United has emerged as a side with all round quality since then. Cristiano Ronaldo may have since announced himself the world’s finest player, but United’s ability to change winning teams’ week in, week out and maintain their fine form, make them favourites for Wednesday’s clash. Rio Ferdinand and Nemanja Vidic are arguable Europe’s finest centre-back pairing, Michael Carrick has emerged as a world class playmaker, Ryan Giggs continues to defy age, and in Dimitar Berbatov, Wayne Rooney and Carlos Tevez they possess a strike-force bettered by very few.
However, United’s weakest positions are arguably the fullbacks. Evra is undoubtedly a fine left-back but his recent injury lay-off and subsequent poor show against Tottenham could give Mourinho more incentive to allow Maicon a little more licence to venture forward should the French international be struggling. Right full-back remains a problem position for United and no more so since losing the talented Rafael da Silva to injury. The experienced Gary Neville and Wes Brown are both injured, while the versatile O’Shea is also feeling the effects of a long season.
Mourinho may start with Muntari in his 4-3-2-1 formation again, but he will be wary of repeating the same mistake at the San Siro, where his side were too narrow and lacking in any real pace or guile down the flanks to impose themselves on the game. The 4-3-3 option certainly looks a risky one to use going to Old Trafford and it would be surprising to see Inter adopt this given the balance of the tie.
Ferguson has claimed that Inter will play for penalties at Old Trafford, but while the Special One is a cautious Coach it is unlikely that he will want to take a chance of a lottery shoot-out away from home, and at a side whose last two shoot-outs have ended in domestic and European silverware. The Nerazzurri boss does have options. Inter’s draw with Roma and 2-0 defeat of Genoa once again showcased both the talents of Balotelli with his third goal in two games, and Figo’s improving, albeit cameo, performances. Both could give the Serie A champions a much-needed sense of direction at Old Trafford – even if their impact is likely to be restricted from the bench.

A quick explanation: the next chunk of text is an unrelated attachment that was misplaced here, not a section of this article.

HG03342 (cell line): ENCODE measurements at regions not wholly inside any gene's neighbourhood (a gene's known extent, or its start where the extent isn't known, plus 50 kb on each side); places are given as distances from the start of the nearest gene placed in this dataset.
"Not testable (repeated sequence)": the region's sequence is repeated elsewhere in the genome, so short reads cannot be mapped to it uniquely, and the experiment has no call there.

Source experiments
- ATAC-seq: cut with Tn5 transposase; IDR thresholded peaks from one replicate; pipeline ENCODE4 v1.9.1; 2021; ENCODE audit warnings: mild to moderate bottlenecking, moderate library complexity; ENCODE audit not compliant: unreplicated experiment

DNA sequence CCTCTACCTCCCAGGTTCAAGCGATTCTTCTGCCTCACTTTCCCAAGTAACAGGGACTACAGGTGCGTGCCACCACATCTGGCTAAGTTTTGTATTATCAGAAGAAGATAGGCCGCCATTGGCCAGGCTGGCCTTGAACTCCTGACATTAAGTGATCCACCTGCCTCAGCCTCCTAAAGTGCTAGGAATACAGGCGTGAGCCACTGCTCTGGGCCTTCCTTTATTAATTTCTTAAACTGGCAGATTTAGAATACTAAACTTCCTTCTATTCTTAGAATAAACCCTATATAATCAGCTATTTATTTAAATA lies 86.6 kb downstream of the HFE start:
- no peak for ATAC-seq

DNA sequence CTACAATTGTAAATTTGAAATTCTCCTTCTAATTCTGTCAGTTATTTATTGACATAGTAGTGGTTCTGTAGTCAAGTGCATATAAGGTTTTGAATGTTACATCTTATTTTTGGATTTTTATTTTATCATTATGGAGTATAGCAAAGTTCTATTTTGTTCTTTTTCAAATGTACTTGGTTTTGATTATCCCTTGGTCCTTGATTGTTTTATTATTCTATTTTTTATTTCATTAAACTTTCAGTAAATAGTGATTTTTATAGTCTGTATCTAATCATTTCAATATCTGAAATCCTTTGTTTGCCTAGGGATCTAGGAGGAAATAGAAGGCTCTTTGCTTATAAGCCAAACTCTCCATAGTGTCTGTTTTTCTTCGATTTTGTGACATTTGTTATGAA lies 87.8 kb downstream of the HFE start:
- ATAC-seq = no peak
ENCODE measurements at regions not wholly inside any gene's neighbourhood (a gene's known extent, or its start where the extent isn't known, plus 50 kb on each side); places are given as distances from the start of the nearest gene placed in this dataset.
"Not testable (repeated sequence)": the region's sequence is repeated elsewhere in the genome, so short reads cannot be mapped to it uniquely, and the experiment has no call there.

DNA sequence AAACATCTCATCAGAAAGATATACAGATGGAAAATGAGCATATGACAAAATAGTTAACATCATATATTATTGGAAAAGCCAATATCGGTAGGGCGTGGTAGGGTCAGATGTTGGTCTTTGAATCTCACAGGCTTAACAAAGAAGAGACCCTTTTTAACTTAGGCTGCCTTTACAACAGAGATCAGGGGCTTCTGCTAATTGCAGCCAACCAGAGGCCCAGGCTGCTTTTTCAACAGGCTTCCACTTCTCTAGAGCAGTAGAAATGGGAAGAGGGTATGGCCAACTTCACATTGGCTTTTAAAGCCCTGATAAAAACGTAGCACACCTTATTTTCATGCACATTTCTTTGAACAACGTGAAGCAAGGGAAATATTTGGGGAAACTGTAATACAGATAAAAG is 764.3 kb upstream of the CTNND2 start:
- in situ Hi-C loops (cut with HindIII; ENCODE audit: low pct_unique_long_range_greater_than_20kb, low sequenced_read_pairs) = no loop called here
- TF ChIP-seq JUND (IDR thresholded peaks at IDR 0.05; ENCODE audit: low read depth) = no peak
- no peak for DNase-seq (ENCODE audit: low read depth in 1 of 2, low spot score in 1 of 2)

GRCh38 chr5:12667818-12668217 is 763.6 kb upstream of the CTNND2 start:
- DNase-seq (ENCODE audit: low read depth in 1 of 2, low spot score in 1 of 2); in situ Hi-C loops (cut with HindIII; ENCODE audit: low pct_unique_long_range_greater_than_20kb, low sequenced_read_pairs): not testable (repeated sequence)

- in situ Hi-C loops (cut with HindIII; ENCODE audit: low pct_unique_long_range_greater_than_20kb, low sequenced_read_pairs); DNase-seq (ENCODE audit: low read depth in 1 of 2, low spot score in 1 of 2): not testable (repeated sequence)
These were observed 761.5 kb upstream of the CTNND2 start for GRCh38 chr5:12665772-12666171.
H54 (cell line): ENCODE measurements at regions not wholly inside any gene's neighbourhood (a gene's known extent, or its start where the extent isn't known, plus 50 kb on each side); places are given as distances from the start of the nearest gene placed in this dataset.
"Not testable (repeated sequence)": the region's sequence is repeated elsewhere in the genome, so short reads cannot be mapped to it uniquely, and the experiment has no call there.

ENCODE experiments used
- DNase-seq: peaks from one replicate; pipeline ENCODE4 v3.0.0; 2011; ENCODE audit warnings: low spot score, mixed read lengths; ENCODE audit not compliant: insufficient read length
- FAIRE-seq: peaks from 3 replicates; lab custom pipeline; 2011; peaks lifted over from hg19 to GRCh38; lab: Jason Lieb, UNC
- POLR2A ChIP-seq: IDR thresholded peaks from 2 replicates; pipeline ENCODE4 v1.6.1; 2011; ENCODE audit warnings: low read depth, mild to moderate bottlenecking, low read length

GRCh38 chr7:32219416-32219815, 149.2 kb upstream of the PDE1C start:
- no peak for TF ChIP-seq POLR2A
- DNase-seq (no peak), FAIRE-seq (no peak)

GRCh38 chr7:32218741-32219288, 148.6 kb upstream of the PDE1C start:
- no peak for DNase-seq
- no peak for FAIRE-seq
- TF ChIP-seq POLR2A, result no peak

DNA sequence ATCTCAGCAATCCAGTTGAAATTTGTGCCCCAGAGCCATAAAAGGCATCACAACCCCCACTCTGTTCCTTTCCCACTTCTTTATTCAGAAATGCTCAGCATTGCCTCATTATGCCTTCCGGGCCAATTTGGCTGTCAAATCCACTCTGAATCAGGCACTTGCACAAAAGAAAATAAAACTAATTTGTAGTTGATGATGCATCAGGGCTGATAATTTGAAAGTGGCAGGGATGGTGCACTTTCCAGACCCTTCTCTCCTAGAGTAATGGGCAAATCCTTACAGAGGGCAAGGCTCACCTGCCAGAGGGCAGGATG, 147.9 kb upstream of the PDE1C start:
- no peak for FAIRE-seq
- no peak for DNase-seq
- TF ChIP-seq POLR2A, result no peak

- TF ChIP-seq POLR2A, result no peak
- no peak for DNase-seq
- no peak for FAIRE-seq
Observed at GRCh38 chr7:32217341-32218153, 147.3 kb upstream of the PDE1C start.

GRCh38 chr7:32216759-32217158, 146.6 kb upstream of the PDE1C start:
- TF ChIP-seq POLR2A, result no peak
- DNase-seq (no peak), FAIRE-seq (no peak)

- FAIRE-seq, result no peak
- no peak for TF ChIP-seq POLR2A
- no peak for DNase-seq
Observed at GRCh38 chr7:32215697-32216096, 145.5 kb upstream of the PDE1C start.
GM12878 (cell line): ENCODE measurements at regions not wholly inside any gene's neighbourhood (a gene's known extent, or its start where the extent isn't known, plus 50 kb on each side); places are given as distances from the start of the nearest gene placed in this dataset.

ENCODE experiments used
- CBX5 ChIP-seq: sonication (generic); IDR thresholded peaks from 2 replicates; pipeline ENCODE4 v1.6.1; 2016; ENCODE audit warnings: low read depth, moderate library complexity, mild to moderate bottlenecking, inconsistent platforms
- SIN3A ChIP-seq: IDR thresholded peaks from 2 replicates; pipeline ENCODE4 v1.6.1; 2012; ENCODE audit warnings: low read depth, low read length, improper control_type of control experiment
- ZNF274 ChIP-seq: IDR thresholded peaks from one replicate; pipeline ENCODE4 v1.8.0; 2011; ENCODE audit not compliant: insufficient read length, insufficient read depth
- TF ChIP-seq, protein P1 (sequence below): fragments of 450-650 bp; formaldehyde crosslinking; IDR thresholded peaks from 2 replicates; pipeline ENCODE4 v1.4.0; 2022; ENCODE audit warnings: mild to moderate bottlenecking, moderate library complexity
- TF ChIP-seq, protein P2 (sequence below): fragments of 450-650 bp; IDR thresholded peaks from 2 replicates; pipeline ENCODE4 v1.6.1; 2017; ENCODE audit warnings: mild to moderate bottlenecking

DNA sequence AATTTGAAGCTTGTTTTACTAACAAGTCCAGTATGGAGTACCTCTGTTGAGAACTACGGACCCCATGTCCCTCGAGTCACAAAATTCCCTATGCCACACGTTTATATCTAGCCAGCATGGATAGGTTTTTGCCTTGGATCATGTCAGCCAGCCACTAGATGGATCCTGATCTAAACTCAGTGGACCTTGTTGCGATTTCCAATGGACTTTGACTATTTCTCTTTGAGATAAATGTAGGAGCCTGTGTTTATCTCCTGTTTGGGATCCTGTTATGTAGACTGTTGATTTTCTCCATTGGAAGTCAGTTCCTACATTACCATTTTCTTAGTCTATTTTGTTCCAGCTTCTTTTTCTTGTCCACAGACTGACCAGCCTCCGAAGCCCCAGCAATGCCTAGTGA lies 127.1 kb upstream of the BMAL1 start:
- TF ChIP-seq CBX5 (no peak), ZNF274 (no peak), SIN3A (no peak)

The loan of Ricardo Quaresma to Chelsea and the distrust in the enigmatic Mancini leaves Inter with few players able to cause problems on either flank by running at players. Certainly, in comparison with United’s Ronaldo, Nani and the industrious Ji-Sung Park, Inter’s side looks truly devoid of much wing wizard quality. Figo remains a sensible option, a player with plenty of know-how and experience, but whether the former Real Madrid star has the legs as a match-winning winger anymore is another matter. Balotelli’s two goals against Roma and performance at Genoa showed that he is an alternative to the one-dimensional Adriano upfront, but United’s Ferdinand and Jonny Evans dealt well with the Brazilian and Zlatan Ibrahimovic in the first leg – leaving Mourinho in the knowledge that one more mistake this time round will cost Inter their European aspirations for another season once again and possibly the man his job.